I grew up on Huntingdon Street, an average-sized block off of 22nd and Lehigh Avenue in North Philadelphia. It was in a working class Black neighborhood with a playground, recreation center, swimming pool and quite a few Black-owned businesses. A staple was Mr. Herman’s, or Boogie Herm’s as the kids called it.
Mr. Herman owned a corner store, and rumor had it that he picked his nose often. But for a mere dollar you could get the best frozen burger in the neighborhood. I’m still not sure how true that rumor was, but it never hindered his burger sales. The grill was always clean so that was good enough for us. (No judging. LOL!) There were two video games that we were allowed to play each morning until 8:00 sharp. At 7:55 he gave a last call; at 8:00, he would literally yank the plug from the wall. If you had a quarter in the machine because you were up next, that was your lost. Then, we weren’t allowed back in until after 3:00.
For us, penny candy actually cost a penny, and instead of petty brawls ending in death, they were often the beginning of long friendships. We were part of a community where we were watched over, prayed over, reprimanded (hard when needed), and loved. Although, many of us have since moved away, life and Facebook have kept us connected.
* * *
Lorraine, or Peaches as we call her, is part of that experience. She’s just a few years older and lived around the corner and two blocks up on 22nd Street. You often saw her with her mother, Ms. Lena, a kind and dignified woman, or her constants to this day – Jackie, Tiffany and Dawn.
Time passed and a simple Facebook request connected us again. In a space that can feel overwhelmingly angry and depressing, Peaches’ page of warm posts is like sifting through a family album. At a time when many women wear their independence like a Purple Heart, she revels in a life that many thought only existed for our grandparents. She’s married to a man whom she adores even all these years later. Three cooked meals a day is her proud norm, and she’s delighted to have her children and grandchildren with or near her. Even as she journeyed through school earning all A’s, or when she put in full days in a career that that she thoroughly enjoyed, nothing was, or is, as precious to her as her family and friends. She never claims nor tries to present perfection, but she boldly radiates happiness, thankfulness and love. She’s genuine, and that energy is infectious.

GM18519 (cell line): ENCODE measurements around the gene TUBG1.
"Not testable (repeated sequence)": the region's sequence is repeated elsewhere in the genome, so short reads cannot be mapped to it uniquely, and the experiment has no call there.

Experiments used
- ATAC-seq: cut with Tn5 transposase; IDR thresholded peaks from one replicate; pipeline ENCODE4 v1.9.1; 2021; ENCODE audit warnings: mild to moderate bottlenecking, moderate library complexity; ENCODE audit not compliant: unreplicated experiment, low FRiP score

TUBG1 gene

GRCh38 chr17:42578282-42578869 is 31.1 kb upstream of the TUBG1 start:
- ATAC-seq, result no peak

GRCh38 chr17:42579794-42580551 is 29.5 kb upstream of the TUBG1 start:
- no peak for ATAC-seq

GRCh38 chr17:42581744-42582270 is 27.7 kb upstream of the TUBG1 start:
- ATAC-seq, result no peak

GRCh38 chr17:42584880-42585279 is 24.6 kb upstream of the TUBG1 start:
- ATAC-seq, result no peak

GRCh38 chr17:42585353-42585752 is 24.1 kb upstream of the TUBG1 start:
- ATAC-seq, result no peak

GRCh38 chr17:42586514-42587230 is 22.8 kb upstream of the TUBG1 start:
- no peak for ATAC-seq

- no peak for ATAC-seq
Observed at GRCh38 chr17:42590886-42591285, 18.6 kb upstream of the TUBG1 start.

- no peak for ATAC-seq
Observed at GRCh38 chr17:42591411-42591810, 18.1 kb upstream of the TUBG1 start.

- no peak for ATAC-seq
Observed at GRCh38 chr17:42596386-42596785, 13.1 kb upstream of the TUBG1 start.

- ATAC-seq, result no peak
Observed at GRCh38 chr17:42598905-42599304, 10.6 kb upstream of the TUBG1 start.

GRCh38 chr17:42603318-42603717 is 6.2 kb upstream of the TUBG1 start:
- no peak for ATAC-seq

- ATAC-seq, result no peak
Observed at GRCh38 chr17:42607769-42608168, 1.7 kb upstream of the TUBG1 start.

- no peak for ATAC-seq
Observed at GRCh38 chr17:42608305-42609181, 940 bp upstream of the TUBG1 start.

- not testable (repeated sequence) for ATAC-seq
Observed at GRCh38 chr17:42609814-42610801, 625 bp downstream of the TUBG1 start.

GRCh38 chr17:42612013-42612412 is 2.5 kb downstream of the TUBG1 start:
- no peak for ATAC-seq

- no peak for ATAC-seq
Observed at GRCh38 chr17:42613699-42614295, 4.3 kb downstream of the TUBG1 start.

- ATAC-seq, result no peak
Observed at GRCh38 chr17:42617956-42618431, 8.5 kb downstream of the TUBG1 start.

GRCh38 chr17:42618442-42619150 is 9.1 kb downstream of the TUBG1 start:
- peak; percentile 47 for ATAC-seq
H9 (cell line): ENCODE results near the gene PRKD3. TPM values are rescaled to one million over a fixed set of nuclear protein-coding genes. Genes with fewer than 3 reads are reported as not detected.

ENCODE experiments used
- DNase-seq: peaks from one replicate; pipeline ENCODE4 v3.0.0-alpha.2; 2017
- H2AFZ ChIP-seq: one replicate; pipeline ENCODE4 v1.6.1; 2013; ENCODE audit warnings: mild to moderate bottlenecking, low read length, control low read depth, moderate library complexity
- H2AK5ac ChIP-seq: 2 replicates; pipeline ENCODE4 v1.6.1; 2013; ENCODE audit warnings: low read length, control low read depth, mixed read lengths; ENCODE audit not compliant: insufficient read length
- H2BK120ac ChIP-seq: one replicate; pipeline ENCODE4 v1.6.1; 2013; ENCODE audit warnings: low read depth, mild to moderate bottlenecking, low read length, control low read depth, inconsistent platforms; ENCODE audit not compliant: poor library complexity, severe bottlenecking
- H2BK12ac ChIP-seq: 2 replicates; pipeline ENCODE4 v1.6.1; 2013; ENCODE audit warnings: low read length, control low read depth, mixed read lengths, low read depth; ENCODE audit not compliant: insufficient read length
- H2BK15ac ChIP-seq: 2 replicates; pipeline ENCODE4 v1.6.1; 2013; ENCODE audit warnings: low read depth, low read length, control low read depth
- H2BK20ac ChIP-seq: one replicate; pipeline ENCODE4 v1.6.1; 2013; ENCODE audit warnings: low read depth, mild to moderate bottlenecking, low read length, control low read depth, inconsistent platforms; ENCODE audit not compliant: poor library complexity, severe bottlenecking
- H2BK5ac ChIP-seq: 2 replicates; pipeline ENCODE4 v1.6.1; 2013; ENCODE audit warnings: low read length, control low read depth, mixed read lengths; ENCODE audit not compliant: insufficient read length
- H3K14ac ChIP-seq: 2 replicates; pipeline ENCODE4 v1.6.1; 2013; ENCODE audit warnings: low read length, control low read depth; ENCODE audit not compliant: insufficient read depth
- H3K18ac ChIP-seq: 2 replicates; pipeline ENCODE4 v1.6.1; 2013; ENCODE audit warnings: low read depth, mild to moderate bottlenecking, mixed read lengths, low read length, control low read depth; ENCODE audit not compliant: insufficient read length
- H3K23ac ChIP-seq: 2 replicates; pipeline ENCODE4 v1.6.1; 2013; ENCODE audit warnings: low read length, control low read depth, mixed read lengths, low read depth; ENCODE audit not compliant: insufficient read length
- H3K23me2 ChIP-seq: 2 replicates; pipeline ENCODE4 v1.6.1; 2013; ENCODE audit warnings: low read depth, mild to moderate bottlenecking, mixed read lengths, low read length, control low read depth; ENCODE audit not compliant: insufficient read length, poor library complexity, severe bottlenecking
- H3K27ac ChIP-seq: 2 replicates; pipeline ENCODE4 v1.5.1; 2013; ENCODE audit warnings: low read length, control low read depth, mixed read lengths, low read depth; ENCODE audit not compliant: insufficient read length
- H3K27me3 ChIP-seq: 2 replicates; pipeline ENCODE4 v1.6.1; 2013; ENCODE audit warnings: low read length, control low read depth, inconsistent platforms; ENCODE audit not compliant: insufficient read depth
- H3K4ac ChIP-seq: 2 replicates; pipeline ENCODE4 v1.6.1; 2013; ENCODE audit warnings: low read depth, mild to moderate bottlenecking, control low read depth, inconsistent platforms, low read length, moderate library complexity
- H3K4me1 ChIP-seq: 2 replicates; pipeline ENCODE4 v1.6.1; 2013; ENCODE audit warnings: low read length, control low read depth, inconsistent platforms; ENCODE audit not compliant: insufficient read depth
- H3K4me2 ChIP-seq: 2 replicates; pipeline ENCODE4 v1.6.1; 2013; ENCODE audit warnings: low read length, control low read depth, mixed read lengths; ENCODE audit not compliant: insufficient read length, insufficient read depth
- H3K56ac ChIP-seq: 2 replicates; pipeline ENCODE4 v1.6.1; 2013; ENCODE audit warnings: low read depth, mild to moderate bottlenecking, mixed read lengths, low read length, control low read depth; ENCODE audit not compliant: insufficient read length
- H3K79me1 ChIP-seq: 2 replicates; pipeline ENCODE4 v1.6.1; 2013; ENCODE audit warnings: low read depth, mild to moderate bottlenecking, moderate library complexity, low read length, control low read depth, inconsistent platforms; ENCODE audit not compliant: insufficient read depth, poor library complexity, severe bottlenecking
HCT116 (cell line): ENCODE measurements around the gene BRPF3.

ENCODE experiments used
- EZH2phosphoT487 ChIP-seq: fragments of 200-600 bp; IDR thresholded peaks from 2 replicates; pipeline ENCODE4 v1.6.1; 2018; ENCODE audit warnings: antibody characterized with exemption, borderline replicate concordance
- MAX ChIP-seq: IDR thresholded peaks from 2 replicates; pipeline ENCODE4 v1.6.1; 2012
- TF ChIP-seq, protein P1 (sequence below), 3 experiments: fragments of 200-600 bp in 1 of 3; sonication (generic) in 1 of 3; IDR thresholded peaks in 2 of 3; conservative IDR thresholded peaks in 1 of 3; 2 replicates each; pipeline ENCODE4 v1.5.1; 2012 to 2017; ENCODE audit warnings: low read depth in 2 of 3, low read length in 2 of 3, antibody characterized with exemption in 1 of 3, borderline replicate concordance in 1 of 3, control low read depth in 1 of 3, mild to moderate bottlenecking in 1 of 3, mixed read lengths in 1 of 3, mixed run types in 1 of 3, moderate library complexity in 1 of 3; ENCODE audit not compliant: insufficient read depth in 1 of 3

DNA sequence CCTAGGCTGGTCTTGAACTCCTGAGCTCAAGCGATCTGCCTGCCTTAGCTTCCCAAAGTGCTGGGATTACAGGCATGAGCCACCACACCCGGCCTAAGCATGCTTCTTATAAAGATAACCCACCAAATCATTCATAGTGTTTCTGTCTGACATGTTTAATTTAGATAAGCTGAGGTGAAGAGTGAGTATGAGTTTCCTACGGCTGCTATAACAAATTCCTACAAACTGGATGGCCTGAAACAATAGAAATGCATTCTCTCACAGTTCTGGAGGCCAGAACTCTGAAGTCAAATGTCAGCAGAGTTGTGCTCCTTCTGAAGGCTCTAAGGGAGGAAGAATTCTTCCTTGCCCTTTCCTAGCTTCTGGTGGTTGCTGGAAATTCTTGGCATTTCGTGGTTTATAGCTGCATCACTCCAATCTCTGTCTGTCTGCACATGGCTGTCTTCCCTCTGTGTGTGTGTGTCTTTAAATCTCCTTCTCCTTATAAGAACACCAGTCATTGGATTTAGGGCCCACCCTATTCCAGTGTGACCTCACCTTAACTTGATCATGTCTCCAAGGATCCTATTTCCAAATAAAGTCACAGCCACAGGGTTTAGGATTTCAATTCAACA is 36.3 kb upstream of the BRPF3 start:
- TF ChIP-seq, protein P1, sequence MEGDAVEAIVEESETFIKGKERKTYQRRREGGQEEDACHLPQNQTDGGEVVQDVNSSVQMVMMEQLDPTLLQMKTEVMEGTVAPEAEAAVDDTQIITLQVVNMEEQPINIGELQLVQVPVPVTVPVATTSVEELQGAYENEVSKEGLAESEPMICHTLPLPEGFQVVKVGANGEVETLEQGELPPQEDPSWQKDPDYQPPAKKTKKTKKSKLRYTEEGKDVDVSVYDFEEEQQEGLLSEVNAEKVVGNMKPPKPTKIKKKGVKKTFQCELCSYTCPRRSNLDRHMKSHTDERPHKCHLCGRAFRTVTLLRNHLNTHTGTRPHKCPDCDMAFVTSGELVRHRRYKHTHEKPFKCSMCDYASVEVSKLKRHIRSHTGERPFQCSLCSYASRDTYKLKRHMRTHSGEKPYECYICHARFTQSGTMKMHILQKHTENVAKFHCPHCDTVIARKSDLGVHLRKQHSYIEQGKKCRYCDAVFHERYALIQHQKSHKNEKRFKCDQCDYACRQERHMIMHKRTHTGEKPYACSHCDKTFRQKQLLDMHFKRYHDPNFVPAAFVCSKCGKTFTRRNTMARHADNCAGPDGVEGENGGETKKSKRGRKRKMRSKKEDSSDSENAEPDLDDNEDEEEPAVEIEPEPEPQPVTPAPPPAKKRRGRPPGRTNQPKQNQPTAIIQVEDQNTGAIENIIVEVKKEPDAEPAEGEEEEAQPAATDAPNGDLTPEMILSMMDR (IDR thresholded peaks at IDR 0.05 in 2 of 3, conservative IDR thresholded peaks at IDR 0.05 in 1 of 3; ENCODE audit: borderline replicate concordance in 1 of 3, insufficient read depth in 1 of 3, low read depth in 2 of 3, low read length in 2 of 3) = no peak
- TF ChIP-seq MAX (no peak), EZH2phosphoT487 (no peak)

* * *
In March, Peaches revealed it to me. With the precision of a veteran oncologist speaking with a new patient, she explained the symptoms that lead to the diagnoses of a disease suffered by far too many. Treatment would begin almost immediately, and it wouldn’t be easy. “It’s a hard pill to swallow and it’s going to take some time to process,” she had said, “but I’m going to fight!” She’s been true to her word.
At a time when most would have cocooned into their most intimate circle and bid Facebook farewell (and rightfully so), Peaches let others in. She declared her strength – I am the storm – and committed to transparency. Since then, we’ve witnessed her shoulder length locs vanish, less pictures of her proud home-cooked meals, the effects of grueling treatments, and her truth about harsh moments. But what always follows is: But I’m still fighting or I’m standing strong or I’m not complaining.
Nothing has altered Peaches’ beauty or her heart. Her page still reads and feels like a cozy family album, now with a little more extended family added. She’s thankful for prayers and small reminders of how brave and amazing she is. She beams delightfully when someone surprises her with her favorite candy, or a card, cute pajamas or a head wrap. And when she posts her picture, her smile is never absent. Through it all she has remained grateful and full of love.
Peaches is my reminder of the beauty of creating the life that you sincerely want. She’s an echo of the value of committed love and human connection. She’s proof that while you can’t control life, it’s in your power to choose how you respond to it. And everyday, she reminds me that the simple things are amazingly beautiful and that they matter just as much.
Peaches is the storm, and I’m honored to be in her path.
So long for now. Until the next time, live each day to your fullest!
P.S.: Peaches, thanks for sharing your journey with me. And, yes, fuck cancer!
You can reach me via Facebook@Monique Danielle; Twitter @MoDanielle_08; Instagram @Mo_Danielle8; and email @ firstname.lastname@example.org.